On November 18, clerics and congregants from Islam’s Deobandi movement met in Alexandria, Virginia to denounce and threaten Ahmadiyya Muslims, a peaceful and much-persecuted Islamic group.
The conference, which was livestreamed, featured Pakistani, American and Canadian clerics from the Deobandi sect, an Islamic movement first established in South Asia. An American Deobandi imam from the Noor Mosque in Springfield, Virginia told the conference that Ahmadis had conspired to stop Muslims from “fighting Jihad and committing bloodshed.” For most audiences, this would be an endorsement. But not at this conference.
Undercover footage taken by Ehsan Rehan, editor of the Rawbah Times, reveals speakers claiming that Ahmadi Muslims are “infidels,” condemning America as “land of infidels” and stating: “They are ignorant and there is no need for dialogue with them. God has given them two options: one is the holy book and one is the stick, and if one does not accept the holy book they have to be forced.”
Literature at the conference urged supporters not to vote at elections for non-Muslim candidates, including those Muslims “declared as non-Muslim by scholars.”
The conference was organized by two Virginia institutions, both of which enjoy tax-exempt status: Idara Dawat-O-Irshad and the Khatme Nubuwwat Center. Both organizations openly incite hatred against Ahmadi Muslims. And as the name of the latter illustrates, both mosques are affiliated with Khatme Nubuwwat, an international organization headquartered in Pakistan which incites hatred against Ahmadi Muslims.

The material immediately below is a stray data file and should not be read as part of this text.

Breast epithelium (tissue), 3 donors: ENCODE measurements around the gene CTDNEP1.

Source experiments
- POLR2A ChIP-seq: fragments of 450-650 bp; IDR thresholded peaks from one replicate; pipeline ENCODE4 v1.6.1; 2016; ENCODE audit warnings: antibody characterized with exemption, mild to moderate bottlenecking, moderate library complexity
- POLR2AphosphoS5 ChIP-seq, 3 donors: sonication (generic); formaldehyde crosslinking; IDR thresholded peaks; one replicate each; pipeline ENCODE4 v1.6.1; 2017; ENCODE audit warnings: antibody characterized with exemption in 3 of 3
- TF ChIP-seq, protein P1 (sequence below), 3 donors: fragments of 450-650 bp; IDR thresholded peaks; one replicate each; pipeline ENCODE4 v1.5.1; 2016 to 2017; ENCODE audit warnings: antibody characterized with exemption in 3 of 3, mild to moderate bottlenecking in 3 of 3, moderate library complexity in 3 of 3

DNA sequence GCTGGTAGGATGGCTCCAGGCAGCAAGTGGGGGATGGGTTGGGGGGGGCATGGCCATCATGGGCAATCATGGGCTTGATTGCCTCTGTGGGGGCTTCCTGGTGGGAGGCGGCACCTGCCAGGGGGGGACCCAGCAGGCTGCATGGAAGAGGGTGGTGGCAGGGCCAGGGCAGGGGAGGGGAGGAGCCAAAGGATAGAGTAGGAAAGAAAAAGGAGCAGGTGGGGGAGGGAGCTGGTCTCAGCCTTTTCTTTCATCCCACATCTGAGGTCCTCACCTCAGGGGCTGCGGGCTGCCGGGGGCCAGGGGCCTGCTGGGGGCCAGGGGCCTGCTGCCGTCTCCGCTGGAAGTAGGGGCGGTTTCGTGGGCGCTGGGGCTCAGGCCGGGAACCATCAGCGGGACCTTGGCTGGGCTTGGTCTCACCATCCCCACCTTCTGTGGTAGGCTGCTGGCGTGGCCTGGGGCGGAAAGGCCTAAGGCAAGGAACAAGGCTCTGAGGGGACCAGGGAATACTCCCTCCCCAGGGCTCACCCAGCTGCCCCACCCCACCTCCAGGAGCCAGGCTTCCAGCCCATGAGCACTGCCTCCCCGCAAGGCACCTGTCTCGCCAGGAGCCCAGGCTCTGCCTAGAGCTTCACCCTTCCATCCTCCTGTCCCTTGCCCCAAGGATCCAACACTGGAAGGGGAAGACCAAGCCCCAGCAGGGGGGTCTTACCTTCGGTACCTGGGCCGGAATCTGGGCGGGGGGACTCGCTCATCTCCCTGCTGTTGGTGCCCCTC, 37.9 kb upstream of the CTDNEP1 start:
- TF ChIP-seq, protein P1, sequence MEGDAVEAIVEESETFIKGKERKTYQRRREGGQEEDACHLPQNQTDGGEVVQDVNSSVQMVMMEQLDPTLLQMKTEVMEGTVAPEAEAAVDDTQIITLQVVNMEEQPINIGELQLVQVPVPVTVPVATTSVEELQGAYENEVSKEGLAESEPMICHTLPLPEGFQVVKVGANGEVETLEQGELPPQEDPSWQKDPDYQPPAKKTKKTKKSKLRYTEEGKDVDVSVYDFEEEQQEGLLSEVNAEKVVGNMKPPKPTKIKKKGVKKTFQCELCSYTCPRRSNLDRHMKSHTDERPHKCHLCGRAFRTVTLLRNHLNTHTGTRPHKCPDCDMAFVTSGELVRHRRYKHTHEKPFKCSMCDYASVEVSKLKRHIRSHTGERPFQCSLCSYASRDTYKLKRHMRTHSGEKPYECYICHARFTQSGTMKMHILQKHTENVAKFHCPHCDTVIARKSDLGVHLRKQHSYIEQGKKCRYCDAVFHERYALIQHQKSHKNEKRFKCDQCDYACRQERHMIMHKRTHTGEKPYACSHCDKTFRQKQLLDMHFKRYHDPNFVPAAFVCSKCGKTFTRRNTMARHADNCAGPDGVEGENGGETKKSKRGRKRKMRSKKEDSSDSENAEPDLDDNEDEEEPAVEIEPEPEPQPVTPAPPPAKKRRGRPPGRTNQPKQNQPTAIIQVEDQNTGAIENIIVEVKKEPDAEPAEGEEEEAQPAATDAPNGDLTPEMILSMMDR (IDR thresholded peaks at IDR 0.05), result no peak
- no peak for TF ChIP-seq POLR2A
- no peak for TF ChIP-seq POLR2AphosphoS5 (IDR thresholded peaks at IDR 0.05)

“Khatme Nubuwwat” means “Finality of the Prophet” – referring to the tenet held by most Islamic sects that there can be no prophet after Muhammad. Ahmadi Muslims, however, believe there was, in fact, another prophet after Muhammad. This belief, the Khatme Nubuwwat conference was told by Canadian imam Usman Ahsan, is “enough to wage war” against them.
Pakistani cleric Qareeb ur Rehman added that “those who claimed prophethood after Prophet Muhammad were not only given death sentences but were actually killed.” Another Pakistani cleric, Habib-ur-Rehman Ludhianvi, urged American Muslims to go before American courts to “explain that Qadianis [Ahmadis] are disrespecting Islam … It should be made criminal for them to do so.”
The conference in Virginia took place just a day after Pakistan’s National Assembly voted to restore laws requiring Ahmadi Muslims to “sign a declaration stating [their belief], failing which their name shall be deleted from the joint electoral rolls and added to a supplementary list of voters in the same electoral area as non-Muslim.” The law is known as the “Khatme Nabuwwat declaration.”
Khatme Nubuwwat is run by clerics and followers of two South Asian Islamic sects: the Deobandis and the Barelvis. The Deobandis are a hardline sect from which the Taliban spawned. According to research conducted by Ejaz Hussain at the University of Pennsylvania, in Pakistan, although it is estimated only about 20 percent of Muslims are Deobandi, an astonishing 90 percent of terrorist operatives are from Deobandi backgrounds. The Barelvis, meanwhile, are generally (and perhaps mistakenly) considered to be more moderate. They are vehemently opposed to Deobandis, and much Pakistani politics revolves around the violent enmity between the two sects.